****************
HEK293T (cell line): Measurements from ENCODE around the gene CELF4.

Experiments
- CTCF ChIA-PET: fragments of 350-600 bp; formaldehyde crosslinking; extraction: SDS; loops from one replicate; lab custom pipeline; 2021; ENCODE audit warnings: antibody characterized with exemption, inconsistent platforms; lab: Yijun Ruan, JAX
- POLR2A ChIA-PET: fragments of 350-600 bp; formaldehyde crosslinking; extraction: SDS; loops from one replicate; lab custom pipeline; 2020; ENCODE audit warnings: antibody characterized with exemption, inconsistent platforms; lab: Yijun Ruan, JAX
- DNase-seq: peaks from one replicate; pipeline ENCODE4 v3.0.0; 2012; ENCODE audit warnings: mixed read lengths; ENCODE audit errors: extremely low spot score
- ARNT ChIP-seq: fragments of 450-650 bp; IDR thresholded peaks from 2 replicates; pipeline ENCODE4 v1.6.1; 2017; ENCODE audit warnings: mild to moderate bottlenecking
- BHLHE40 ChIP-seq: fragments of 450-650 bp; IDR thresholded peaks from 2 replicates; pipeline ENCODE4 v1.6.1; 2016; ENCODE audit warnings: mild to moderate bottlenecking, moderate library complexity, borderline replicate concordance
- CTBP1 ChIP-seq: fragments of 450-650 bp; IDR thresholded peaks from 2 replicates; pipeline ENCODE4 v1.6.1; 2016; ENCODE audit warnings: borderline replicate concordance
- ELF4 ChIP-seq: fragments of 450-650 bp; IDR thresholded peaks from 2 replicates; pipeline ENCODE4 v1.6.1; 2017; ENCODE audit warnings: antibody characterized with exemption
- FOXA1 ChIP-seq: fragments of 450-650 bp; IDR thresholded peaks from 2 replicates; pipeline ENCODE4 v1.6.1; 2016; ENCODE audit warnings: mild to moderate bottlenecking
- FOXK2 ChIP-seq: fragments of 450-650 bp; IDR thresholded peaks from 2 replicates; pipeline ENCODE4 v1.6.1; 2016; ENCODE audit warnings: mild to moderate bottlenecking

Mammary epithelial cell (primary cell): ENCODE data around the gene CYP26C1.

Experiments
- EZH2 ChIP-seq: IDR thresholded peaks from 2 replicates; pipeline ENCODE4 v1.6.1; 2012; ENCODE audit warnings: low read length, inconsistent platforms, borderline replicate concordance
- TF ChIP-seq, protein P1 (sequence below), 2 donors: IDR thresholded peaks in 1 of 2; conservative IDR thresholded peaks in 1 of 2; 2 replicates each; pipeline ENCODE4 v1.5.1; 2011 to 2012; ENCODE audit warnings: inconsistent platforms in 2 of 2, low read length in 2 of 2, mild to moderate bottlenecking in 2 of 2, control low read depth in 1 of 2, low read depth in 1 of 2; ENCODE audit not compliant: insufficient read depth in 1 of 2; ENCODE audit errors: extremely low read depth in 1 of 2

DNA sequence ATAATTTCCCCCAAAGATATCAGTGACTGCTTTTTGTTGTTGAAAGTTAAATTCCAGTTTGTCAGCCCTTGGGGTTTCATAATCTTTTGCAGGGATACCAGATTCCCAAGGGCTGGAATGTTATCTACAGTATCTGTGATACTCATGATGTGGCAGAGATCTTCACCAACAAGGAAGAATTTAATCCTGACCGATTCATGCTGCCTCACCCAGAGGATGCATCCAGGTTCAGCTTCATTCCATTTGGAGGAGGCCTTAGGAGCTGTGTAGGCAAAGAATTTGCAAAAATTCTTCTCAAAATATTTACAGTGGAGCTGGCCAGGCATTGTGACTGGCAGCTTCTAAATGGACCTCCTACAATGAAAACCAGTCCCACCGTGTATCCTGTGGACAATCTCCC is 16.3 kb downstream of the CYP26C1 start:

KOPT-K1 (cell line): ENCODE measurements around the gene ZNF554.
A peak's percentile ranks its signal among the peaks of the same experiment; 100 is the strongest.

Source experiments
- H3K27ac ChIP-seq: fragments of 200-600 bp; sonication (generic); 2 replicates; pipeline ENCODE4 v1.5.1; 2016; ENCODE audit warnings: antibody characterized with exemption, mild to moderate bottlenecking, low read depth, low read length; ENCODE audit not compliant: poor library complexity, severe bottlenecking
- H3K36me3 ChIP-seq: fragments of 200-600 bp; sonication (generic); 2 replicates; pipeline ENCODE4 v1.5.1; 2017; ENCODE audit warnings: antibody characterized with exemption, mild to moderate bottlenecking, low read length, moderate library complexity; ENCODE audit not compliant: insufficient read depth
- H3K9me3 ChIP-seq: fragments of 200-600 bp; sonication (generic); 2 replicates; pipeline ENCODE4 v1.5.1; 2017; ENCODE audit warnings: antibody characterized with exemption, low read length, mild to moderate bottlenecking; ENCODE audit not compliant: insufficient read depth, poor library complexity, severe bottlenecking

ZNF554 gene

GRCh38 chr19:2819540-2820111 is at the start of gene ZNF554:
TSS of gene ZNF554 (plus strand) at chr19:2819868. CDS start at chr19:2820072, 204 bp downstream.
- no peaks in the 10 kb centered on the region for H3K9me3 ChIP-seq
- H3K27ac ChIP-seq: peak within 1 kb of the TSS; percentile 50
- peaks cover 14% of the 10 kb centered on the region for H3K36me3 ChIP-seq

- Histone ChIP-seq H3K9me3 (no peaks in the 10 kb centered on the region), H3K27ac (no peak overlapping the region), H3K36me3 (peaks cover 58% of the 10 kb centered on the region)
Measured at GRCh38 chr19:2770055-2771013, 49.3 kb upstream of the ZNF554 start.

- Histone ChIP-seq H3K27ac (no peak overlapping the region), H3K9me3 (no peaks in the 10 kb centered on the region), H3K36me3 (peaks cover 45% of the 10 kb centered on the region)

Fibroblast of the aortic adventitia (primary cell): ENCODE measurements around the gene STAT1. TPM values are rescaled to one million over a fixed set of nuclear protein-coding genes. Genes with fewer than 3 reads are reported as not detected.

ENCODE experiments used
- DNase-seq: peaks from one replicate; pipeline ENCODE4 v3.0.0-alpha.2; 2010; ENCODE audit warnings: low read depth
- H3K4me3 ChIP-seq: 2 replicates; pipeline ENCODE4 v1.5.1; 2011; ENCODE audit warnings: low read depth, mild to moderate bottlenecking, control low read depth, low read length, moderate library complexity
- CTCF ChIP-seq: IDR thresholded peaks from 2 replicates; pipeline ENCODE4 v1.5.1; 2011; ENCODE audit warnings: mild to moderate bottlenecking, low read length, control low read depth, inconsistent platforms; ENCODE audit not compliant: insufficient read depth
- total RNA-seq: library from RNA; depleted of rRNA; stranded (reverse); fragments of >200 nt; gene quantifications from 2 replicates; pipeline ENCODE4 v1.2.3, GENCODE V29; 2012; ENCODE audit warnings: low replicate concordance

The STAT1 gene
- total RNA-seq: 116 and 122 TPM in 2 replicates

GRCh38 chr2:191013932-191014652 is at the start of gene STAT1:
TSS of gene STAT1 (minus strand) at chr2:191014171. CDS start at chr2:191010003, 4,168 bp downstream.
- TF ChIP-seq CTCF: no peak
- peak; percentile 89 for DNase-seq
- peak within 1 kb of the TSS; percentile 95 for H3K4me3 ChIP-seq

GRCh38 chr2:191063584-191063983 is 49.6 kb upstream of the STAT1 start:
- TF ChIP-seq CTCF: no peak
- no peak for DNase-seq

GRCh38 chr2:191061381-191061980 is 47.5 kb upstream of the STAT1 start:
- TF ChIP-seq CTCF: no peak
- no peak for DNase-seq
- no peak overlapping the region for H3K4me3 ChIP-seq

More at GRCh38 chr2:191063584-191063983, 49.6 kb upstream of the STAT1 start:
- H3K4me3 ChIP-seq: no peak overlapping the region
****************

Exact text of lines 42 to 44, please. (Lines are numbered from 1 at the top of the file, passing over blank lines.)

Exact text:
- TF ChIP-seq CTCF: no peak
- peak; percentile 89 for DNase-seq
- peak within 1 kb of the TSS; percentile 95 for H3K4me3 ChIP-seq